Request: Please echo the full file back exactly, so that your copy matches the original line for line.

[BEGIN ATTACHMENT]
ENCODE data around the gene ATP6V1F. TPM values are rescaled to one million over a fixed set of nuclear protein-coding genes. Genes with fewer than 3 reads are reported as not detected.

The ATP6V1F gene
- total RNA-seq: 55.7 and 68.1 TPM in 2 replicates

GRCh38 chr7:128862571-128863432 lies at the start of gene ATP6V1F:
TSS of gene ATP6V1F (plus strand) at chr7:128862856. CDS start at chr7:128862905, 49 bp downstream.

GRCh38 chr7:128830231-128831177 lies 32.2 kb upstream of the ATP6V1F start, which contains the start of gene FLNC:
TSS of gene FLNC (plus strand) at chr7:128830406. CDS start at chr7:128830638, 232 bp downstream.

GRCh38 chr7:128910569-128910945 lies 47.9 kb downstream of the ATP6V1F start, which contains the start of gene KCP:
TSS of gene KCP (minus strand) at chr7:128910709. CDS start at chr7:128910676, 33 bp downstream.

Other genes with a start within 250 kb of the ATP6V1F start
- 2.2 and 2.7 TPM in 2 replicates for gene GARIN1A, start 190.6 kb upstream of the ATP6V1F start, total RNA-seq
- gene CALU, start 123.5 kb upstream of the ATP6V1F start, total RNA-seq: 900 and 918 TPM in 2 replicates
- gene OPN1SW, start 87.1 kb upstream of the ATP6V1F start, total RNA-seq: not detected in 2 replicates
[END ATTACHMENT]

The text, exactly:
ENCODE data around the gene ATP6V1F. TPM values are rescaled to one million over a fixed set of nuclear protein-coding genes. Genes with fewer than 3 reads are reported as not detected.

The ATP6V1F gene
- total RNA-seq: 55.7 and 68.1 TPM in 2 replicates

GRCh38 chr7:128862571-128863432 lies at the start of gene ATP6V1F:
TSS of gene ATP6V1F (plus strand) at chr7:128862856. CDS start at chr7:128862905, 49 bp downstream.

GRCh38 chr7:128830231-128831177 lies 32.2 kb upstream of the ATP6V1F start, which contains the start of gene FLNC:
TSS of gene FLNC (plus strand) at chr7:128830406. CDS start at chr7:128830638, 232 bp downstream.

GRCh38 chr7:128910569-128910945 lies 47.9 kb downstream of the ATP6V1F start, which contains the start of gene KCP:
TSS of gene KCP (minus strand) at chr7:128910709. CDS start at chr7:128910676, 33 bp downstream.

Other genes with a start within 250 kb of the ATP6V1F start
- 2.2 and 2.7 TPM in 2 replicates for gene GARIN1A, start 190.6 kb upstream of the ATP6V1F start, total RNA-seq
- gene CALU, start 123.5 kb upstream of the ATP6V1F start, total RNA-seq: 900 and 918 TPM in 2 replicates
- gene OPN1SW, start 87.1 kb upstream of the ATP6V1F start, total RNA-seq: not detected in 2 replicates